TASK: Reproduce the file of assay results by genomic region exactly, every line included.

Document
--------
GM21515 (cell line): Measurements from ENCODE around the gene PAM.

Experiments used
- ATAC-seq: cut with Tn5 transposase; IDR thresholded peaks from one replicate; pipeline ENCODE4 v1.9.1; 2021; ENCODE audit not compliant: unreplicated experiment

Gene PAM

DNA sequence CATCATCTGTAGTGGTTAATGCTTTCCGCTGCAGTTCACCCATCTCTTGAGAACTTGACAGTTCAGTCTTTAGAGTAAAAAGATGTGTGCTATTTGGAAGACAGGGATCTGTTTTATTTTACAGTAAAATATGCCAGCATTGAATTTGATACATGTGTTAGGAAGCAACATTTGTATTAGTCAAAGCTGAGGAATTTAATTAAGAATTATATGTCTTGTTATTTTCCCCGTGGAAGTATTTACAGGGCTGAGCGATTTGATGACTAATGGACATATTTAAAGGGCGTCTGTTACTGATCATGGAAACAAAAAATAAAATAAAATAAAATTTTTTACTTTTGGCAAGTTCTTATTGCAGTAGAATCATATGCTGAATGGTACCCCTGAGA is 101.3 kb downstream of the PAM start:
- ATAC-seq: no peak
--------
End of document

GM21515 (cell line): Measurements from ENCODE around the gene PAM.

Experiments used
- ATAC-seq: cut with Tn5 transposase; IDR thresholded peaks from one replicate; pipeline ENCODE4 v1.9.1; 2021; ENCODE audit not compliant: unreplicated experiment

Gene PAM

DNA sequence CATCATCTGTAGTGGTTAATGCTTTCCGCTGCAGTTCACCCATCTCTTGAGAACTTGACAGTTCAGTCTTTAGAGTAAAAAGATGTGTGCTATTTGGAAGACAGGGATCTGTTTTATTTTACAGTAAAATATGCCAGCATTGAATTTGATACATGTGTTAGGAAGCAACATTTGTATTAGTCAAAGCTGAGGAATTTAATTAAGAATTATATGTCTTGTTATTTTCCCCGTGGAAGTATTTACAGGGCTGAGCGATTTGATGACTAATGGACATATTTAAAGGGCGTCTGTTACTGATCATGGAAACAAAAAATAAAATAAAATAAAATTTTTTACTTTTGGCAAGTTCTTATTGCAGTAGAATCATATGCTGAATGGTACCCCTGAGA is 101.3 kb downstream of the PAM start:
- ATAC-seq: no peak